LINGUIST List 4.306

Sun 25 Apr 1993

Disc: Markedness

Editor for this issue: <>


  1. , Re: 4.295 Marking
  2. Robert Beard, Marking--Russian Number

Message 1: Re: 4.295 Marking

Date: 23 Apr 1993 11:26:59 -0600 (CST)
From: <>
Subject: Re: 4.295 Marking

A correction on Old French number: those masculine nouns that had an
-s suffix in the nominative singular also had -s in the accusative
plural, though not in the nominative plural. In other words, in Old
French there was no *mere plural* morpheme for masculine nouns at all, just
as there was none in Latin, is none in Russian, etc. etc. Neither was
there a *mere singular* affix of the sort being sought.

--Leo Connolly
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Message 2: Marking--Russian Number

Date: 25 Apr 1993 11:19:04 EDT
From: Robert Beard <>
Subject: Marking--Russian Number

 In his response to Croft, Manaster-Ramer confuses 'grammatical cate-
gory' with 'morpholgical expression' (of a grammatical category). There
is now a significant body of literature on the problem written by
supporters of Word-and-Paradigm and Lexeme-Morpheme Base Morphology. The
correlation between category and expression (e.g. affixation) may be
many-one, one-many, one/many-zero, zero-one/many. The fact that the
grammatical properties [-Singular, +Plural] (of the grammatical category
'Number') are expressed by several morphological markings comes as no
surprise to morphologists.
 Manaster-Ramer asks: "If we found a language in which a special form
was used only with the numeral for '2', would that mean that this language
has no dual?" That depends. If there are dual agreement categories
reflected in the adjective and verbs, yes, there is a dual. If such
agreement is not present, no, there is no basis to claim a dual. In other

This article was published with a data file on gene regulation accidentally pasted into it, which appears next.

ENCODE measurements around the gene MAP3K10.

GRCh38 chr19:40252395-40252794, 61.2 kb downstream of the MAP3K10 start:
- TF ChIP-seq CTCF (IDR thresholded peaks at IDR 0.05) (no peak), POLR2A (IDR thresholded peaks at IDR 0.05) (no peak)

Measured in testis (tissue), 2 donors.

words, affixation is no proof of a category or its properties. For this
reason the phrasal evidence for dual suggested by Manaster-Ramer, e.g.
dva/tri/Cetyre krasnyx/*krasnogo karandaSa, proves just the opposite of
what he argues. The use of plural agreement in the adjective proves
conclusively that the noun is plural, i.e. [-Singular, +Plural], and not
dual. The agreement with verbs also reveals no special agreement pattern
for dual (or paucal). Verbs agreeing with quantified nouns in Russian
usually fall in the neuter singular or plural. If there were a dual or
paucal in Russian, one would expect one agreement pattern for this pro-
perty and the other for plural. But the difference is one of style and
both may be used for any quantification beyond 'one'.
 Russian also has a set of indelinable nouns, nouns with no case
markers at all. All these nouns express case, number, and gender,
however, in agreement, e.g. dva krasnyx kenguru 'two (male) kangaroos'
dve krasnyx kenguru 'two (female) kangaroos'. Agreement is always
the normal plural (or neuter singular). Here the categories are
clearly present but there is no affixation on the noun.
 Croft's assessment of the Russian data was therefore correct.
There are ways to demonstrate grammatical categories and affixation
is one of them. However, it is wholly unreliable under the false
assumption of any sort of direct relation between morphological form
and function. --RBeard

Robert Beard,
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